Source: ABC

682 thoughts on “Final Curtain: Obama Signs Indefinite Detention of Citizens Into Law As Final Act of 2011”

    1. I say let’s keep this NDAA law, make sure it is firmly enforced, then go after the three most high ranking terrorists we know.
      1. George Busch I (oreginal spelling)
      2, George Busch II ” ”
      3, Dingbat Obama

  1. Excellent blog here! Also your site loads up very fast!
    What web host are you using? Can I get your affiliate link
    to your host? I wish my site loaded up as quickly as yours lol

  2. 36 Hours Left! Tell Congress to Pass the Smith-Amash Amendment to the NDAA

    By Chris Anders, Washington Legislative Office at 11:26am

    Thirty-six hours might not seem like much time. But we are hoping it will be just enough time for all Americans to convince our members of Congress that no president should have the authority to order the military to detain civilians without charge or trial in the United States, or put anyone in our country on trial in front of military commissions.

    “The price of freedom is eternal vigilance.” –Thomas Jefferson

  3. Someone You Love: Coming to a Gulag Near You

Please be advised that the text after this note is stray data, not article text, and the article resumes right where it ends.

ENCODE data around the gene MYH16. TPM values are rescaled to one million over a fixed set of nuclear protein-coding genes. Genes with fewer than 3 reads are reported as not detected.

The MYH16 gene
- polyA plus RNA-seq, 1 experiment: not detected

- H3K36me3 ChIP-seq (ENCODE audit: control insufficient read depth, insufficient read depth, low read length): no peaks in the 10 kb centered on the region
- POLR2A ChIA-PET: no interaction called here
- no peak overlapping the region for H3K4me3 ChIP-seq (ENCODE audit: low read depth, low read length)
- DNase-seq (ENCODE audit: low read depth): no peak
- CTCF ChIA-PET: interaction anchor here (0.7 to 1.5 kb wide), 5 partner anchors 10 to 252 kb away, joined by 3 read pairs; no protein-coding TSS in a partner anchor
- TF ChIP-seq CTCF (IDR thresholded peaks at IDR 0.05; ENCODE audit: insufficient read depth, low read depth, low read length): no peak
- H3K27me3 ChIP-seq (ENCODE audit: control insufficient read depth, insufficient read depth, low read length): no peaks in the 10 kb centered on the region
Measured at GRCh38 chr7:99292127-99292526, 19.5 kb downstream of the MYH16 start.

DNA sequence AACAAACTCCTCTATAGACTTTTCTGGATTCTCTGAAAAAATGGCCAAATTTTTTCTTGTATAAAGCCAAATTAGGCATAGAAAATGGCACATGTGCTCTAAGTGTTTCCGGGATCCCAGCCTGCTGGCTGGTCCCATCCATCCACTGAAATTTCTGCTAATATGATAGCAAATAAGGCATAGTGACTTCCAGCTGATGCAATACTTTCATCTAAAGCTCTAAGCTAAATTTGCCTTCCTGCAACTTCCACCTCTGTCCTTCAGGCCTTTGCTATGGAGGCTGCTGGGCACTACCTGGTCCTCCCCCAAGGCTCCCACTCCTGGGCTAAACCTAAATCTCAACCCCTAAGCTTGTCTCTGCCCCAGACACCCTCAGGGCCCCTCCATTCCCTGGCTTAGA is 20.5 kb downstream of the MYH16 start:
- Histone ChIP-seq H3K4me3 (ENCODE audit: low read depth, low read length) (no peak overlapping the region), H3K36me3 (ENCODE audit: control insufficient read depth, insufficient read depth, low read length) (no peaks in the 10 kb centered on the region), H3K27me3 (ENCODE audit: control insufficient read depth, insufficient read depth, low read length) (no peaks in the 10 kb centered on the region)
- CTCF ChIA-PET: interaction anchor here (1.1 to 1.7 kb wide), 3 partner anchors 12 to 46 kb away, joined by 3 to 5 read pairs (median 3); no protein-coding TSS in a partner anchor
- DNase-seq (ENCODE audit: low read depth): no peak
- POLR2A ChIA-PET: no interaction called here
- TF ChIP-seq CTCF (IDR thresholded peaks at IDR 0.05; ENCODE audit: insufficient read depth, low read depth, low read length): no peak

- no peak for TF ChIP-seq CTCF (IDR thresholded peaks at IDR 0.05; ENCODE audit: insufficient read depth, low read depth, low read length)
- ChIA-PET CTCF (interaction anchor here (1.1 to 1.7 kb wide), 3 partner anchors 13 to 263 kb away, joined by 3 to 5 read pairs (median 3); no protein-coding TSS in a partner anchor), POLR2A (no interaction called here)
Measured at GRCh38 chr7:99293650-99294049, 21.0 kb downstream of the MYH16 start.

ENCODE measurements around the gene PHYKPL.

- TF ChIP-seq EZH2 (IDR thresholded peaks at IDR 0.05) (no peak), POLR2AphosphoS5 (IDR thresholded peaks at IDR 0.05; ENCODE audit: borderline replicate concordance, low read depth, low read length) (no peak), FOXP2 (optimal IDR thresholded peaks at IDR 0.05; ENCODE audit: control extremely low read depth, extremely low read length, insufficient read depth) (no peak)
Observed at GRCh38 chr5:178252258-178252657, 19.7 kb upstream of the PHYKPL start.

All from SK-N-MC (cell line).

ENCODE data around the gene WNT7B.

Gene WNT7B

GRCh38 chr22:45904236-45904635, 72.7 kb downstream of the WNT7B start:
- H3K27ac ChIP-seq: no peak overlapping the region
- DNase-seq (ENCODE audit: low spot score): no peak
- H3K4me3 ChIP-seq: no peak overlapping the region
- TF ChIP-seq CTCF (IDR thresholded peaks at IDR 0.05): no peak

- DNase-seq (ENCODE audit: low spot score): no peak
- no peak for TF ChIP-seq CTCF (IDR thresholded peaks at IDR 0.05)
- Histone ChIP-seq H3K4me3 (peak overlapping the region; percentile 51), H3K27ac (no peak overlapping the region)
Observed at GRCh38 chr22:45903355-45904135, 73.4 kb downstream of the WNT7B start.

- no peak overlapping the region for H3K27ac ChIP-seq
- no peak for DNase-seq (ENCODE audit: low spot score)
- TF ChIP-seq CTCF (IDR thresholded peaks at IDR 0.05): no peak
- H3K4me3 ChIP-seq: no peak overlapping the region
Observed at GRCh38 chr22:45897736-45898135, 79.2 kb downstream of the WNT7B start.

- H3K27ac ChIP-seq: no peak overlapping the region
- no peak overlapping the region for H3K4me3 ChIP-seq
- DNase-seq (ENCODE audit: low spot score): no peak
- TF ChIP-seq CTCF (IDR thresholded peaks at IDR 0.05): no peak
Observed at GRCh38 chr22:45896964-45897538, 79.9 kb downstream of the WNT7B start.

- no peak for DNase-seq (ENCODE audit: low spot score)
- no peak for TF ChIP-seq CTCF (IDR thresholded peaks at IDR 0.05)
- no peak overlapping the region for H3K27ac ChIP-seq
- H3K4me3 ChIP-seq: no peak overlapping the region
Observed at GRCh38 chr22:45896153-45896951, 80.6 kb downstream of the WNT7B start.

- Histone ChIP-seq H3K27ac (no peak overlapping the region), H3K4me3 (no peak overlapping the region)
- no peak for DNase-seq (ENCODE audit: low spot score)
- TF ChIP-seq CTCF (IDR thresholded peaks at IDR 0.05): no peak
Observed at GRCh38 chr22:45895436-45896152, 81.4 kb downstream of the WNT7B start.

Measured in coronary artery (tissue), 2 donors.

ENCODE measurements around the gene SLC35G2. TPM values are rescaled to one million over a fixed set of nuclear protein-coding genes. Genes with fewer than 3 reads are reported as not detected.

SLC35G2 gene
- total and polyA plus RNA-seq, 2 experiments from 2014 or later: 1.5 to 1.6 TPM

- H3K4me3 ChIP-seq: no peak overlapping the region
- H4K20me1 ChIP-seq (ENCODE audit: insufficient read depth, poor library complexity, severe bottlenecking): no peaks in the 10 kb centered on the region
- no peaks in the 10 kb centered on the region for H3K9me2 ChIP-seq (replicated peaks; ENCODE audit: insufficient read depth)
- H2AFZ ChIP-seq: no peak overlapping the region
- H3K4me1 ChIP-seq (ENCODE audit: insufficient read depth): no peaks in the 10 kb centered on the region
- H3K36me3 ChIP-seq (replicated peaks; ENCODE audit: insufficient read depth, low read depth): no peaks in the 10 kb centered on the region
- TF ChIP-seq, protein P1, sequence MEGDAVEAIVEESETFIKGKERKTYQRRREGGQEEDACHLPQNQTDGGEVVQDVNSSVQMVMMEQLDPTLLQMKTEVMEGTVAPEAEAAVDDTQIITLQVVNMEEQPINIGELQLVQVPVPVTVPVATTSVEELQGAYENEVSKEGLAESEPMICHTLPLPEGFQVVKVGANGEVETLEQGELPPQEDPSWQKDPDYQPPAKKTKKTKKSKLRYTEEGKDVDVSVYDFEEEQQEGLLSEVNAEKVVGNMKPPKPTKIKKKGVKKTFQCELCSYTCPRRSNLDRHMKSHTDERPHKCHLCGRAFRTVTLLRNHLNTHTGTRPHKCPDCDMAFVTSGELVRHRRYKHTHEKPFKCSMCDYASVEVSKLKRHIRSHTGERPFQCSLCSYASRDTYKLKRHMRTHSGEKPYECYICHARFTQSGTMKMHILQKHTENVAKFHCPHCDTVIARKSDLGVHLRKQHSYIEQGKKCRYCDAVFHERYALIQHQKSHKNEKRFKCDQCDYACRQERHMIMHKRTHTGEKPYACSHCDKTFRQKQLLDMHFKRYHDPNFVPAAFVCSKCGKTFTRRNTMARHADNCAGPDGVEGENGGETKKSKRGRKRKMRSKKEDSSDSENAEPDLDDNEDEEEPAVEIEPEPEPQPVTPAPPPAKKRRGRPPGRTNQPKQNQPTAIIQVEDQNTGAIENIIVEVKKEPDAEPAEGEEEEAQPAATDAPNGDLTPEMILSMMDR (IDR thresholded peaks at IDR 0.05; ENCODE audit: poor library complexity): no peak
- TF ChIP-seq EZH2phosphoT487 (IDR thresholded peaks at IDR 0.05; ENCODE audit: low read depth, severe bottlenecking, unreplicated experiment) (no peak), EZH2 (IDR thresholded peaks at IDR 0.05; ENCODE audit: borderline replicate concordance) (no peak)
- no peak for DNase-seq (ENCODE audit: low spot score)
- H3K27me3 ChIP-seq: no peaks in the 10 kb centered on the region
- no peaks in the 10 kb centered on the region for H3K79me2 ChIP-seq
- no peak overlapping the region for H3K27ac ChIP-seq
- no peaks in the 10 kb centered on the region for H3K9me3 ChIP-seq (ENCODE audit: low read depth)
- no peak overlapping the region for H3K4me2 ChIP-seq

by Chris Hedges
    Apr 2, 2012


    “There are now 1,271 government agencies and 1,931 private companies that work on programs related to counterterrorism, homeland security and intelligence in about 10,000 locations across the United States, The Washington Post reported in a 2010 series by Dana Priest and William M. Arken. There are 854,000 people with top-secret security clearances, the reporters wrote, and in Washington, D.C., and the surrounding area 33 building complexes for top-secret intelligence work are under construction or have been built since September 2011. Investigative reporter James Bamford wrote in the latest issue of Wired magazine that the National Security Agency is building the largest spy center in the country in Bluffdale, Utah, as part of a secret NSA surveillance program code-named “Stellar Wind.” Bamford noted that the NSA has established listening posts throughout the country to collect, store and examine billions of email messages and phone calls.